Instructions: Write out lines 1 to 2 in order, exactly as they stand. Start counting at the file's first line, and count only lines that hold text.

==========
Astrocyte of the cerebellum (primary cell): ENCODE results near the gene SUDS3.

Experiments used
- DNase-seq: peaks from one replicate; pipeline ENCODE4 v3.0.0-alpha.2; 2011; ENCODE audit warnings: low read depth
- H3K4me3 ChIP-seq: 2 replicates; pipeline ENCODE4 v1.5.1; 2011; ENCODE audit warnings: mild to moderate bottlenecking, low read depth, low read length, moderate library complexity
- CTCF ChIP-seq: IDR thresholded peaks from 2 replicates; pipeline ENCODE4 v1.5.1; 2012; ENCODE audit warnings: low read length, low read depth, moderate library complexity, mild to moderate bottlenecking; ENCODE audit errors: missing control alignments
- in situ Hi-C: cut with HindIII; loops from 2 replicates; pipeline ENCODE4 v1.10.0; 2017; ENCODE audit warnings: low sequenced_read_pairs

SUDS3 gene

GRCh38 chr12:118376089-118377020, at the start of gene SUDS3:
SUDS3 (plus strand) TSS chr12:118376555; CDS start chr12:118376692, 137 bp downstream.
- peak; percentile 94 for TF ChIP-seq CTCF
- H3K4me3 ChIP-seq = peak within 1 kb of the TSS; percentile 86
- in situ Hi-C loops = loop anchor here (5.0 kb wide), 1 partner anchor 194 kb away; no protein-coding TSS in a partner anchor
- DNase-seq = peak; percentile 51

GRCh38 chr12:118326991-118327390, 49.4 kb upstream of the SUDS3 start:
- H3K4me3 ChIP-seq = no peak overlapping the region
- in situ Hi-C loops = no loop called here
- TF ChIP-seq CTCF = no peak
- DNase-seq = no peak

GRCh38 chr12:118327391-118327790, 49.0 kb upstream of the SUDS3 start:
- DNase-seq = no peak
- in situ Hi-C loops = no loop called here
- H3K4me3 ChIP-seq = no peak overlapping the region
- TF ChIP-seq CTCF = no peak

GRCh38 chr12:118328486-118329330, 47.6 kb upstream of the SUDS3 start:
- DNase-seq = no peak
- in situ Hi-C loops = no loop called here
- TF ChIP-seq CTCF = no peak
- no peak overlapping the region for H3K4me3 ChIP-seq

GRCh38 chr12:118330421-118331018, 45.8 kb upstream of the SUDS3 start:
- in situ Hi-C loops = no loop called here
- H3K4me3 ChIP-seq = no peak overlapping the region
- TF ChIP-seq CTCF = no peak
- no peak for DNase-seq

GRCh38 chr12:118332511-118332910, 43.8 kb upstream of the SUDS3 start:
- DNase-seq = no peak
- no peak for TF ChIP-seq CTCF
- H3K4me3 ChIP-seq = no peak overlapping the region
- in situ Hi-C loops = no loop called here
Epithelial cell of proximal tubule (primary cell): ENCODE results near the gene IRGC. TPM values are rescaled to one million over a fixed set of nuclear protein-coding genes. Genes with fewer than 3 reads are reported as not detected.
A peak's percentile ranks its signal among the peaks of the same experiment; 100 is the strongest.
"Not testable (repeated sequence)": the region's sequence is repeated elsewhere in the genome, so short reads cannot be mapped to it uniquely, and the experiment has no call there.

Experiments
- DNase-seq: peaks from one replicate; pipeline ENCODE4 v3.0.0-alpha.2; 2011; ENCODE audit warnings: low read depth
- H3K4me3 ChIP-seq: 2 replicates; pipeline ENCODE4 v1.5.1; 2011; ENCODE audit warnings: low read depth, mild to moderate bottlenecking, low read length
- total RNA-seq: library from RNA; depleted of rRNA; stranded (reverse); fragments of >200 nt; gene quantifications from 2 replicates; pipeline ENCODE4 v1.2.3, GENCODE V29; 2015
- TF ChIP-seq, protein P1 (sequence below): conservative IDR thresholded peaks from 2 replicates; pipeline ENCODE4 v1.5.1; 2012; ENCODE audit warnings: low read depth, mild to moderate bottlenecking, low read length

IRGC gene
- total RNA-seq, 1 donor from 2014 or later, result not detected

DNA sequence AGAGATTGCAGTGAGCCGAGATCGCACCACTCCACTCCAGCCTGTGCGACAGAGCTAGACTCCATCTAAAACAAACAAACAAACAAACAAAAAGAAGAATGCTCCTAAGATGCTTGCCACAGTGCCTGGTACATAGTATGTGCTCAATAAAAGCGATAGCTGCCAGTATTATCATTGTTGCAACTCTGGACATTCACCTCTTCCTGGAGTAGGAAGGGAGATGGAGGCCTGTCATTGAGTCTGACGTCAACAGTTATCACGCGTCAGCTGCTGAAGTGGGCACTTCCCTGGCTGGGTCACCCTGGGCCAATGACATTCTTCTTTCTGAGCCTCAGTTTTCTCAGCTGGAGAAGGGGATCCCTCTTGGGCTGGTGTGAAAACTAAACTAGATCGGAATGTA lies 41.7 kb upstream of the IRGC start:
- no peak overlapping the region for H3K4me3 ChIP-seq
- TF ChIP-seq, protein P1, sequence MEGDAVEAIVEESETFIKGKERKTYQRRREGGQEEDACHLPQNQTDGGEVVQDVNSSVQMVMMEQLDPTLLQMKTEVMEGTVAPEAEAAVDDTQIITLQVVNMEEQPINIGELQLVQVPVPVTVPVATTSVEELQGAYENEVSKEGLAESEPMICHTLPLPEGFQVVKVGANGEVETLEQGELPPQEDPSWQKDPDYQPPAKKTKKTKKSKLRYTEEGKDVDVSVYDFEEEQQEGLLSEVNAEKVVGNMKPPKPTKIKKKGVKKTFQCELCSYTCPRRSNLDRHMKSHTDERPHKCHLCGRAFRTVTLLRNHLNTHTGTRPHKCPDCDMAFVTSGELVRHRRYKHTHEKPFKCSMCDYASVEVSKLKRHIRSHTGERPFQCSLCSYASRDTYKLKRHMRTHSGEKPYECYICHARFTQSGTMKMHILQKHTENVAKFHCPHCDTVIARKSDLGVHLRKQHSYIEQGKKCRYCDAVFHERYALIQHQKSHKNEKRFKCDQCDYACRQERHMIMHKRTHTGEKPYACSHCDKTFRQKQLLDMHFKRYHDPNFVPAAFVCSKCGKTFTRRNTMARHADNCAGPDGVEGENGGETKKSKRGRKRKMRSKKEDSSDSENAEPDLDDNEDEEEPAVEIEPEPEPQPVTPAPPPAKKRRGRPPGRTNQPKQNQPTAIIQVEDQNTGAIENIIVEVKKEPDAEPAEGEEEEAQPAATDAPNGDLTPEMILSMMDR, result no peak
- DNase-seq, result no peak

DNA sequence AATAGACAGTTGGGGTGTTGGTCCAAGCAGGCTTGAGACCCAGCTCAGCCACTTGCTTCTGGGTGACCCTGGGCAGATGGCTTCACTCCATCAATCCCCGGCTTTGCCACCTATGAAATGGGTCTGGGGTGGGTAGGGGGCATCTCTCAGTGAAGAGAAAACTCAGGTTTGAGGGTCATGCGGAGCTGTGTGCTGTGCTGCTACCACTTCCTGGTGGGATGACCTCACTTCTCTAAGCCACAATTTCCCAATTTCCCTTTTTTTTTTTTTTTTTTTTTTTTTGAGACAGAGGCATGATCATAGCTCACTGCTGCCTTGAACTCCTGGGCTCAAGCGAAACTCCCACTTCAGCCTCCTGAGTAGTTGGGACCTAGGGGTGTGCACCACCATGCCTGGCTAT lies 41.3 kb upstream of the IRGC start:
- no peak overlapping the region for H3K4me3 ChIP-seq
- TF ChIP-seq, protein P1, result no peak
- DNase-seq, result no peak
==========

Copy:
Astrocyte of the cerebellum (primary cell): ENCODE results near the gene SUDS3.

Experiments used